Like most comparison points for this rematch, we have to look no further than last year’s NBA Finals for evidence. In the three Spurs wins, Parker averaged 17.7 points on 56.8% shooting from the floor and 50.0% from deep, to go with 6.3 assists and only 1.7 turnovers per game. In the four losses, he still managed to put up 14.3 points and 6.5 assists per game, but he shot 32.3% from the floor, 20.0% from deep, and turned the ball over 2.5 times per contest. This year, he’s leading all playoff performers with 10.8 drives per game, and is converting on 51.0% of those opportunities. An effective Tony Parker, when he’s hitting his shots and creating scoring chances for his team with his drives, is a big key to the Spurs’ title chances.
Key Stat: The Spurs bench is averaging 42.7 points per game during the playoffs, compared to 26.5 for the Heat.
Depth could prove to be a huge deciding factor in this series. The Spurs are backed up well at every position, and consistently sustain production when their stars sit. The Heat Big Three of James (38.3), Dwyane Wade (34.7), and Chris Bosh (33.6) have all averaged more minutes per game in this playoffs than anyone on the Spurs (Duncan is their minutes leader at 32.6).
This has been possible because only one player on the entire Spurs roster has a negative net rating in these playoffs (Marco Belinelli at -4.6). That means that the Spurs have scored more points per 100 possessions than they have allowed when any player not named Marco has been on the floor this postseason.
Sixth-man Manu Ginobili leads the way, but Boris Diaw, Patty Mills, and recent bench addition Tiago Splitter have all been major contributors this postseason. And even relative unknowns like Cory Joseph and Aron Baynes have made their mark. No matter who starts or who the matchup dictates should finish, the Spurs have a lot of options at their disposal.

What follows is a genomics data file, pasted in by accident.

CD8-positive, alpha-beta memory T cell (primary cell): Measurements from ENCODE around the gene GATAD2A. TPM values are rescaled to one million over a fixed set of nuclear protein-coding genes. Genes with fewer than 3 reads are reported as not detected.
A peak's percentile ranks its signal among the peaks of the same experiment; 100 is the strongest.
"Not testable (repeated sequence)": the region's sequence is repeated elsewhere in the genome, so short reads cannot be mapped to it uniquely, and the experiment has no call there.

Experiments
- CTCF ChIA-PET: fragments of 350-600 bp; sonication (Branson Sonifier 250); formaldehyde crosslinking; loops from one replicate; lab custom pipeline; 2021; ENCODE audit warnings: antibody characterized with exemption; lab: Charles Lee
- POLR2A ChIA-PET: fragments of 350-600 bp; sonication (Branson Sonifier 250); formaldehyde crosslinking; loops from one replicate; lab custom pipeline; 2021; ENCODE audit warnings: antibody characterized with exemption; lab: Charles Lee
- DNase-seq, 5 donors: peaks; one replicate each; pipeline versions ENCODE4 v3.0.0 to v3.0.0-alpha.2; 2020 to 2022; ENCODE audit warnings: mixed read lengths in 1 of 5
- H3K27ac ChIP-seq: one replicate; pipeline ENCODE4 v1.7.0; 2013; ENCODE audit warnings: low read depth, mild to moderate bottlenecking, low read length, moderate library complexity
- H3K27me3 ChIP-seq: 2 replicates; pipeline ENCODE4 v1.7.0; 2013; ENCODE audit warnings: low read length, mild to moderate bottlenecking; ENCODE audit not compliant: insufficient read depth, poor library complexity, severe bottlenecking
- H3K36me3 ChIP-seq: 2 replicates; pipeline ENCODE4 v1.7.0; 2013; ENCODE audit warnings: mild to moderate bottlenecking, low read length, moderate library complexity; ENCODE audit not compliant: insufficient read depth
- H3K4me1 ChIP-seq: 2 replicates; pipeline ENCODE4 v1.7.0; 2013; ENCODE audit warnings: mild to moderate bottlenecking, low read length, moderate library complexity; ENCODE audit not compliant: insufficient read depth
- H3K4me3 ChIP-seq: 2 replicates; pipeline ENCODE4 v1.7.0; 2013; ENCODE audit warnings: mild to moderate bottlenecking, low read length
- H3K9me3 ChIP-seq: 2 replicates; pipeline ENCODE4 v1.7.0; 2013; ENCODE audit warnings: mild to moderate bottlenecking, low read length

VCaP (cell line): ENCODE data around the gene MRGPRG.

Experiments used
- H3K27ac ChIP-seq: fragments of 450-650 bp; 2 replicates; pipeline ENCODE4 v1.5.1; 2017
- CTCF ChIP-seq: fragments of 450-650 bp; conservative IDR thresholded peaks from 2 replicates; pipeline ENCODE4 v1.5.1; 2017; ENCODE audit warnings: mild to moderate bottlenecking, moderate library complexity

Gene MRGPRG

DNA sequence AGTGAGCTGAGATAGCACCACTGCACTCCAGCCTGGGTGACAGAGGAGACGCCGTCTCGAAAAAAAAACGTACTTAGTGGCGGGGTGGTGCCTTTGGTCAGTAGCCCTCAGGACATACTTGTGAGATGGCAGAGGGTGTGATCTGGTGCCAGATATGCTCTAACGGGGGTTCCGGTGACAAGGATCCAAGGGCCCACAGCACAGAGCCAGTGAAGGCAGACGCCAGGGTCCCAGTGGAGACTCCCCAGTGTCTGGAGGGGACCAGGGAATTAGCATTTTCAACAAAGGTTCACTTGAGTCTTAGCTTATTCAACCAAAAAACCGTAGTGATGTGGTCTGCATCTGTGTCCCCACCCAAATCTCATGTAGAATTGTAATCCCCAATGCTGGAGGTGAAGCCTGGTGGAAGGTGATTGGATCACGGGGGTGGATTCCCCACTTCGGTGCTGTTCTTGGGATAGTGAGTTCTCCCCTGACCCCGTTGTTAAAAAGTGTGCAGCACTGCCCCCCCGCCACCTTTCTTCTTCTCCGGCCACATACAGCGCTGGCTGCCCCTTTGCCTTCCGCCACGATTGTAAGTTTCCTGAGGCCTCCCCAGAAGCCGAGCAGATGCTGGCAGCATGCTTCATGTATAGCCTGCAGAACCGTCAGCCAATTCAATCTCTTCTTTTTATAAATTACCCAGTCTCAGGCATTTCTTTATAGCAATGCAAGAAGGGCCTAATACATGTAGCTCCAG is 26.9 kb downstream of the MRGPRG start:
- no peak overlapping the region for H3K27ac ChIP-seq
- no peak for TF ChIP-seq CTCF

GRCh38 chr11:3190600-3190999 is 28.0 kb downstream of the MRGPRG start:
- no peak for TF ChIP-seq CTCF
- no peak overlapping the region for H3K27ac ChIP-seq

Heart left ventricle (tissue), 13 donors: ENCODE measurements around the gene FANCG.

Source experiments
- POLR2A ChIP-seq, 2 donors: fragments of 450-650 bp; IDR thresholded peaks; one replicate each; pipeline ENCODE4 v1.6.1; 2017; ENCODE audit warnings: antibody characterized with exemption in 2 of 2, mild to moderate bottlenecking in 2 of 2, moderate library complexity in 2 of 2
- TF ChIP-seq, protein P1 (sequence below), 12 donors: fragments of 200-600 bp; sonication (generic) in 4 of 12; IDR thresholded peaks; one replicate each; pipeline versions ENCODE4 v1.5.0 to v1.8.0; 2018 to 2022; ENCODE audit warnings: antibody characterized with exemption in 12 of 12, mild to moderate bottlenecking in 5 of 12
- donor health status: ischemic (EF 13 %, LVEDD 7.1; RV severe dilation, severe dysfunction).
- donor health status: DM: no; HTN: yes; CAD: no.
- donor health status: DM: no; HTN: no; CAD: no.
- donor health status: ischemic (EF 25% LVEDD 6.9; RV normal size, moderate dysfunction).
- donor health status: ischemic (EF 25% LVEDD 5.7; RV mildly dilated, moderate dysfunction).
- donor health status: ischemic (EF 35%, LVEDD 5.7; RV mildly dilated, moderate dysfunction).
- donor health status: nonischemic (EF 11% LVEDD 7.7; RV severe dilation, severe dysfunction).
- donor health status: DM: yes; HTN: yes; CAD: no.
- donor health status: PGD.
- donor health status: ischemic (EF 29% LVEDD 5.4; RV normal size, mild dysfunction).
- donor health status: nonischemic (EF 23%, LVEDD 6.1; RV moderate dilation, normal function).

Key Lineup: Tony Parker, Manu Ginobili, Kawhi Leonard, Tim Duncan, Tiago Splitter
By the end of the Western Conference Finals, Tiago Splitter had fallen out of the role of starter for the Spurs in favor of Matt Bonner, but mostly lost his minutes to Boris Diaw. Diaw has a bit of a history of being a good weapon defensively against LeBron, but there’s no denying how effective the Spurs are with Splitter on the floor in general.
Of the Spurs’ most used lineups this postseason, the deadly combination of Parker, Duncan, Splitter, Ginobili, and Kawhi Leonard has the best offensive rating (120.8 points per 100 possessions), defensive rating (81.3 points allowed per 100 possessions), and net rating (39.5). Against this very Heat team in last year’s NBA Finals, that same lineup with Danny Green in place of Ginobili was their most effective, with a 19.3 net rating.
The combination of Duncan and Splitter packs the paint and protects the rim exceptionally, leaving James and Wade to live and die by their jump shots. With Kawhi’s elite perimeter defense (particularly on 'Bron) and the drive-happy Parker running the offense, this lineup is deadly on both ends. Finally, whichever of Ginobili and Green is hottest at the time provides the extra spark to light the Spurs’ fire.
Key X-Factor: Danny Green
Green was that famous Ray Allen three-pointer away from potentially winning an NBA Finals MVP trophy last year for his prolific shooting. He set the record for the most three-pointers ever hit by a single player in a seven-game series (27), and set the mark for the second-best percentage (55.1%). He hit 25 of his 38 attempts (65.7%) from long range over the first five games as the Spurs took a 3-2 lead in the series, but then dropped off to only hit 2 of 11 (18.2%) over the final two losses.
So far in this postseason, Green is up to his old tricks. He’s shooting 48.1% from deep over the first three rounds, and has a ridiculous effective field goal percentage (weighted twos and threes) of 63.4%. For context, that’s a 7.2% jump from his regular season mark of 56.2%. Furthermore, he has an on-court net rating of 15.2 these playoffs, the best mark of any player averaging at least 20 minutes per contest, per NBA.com.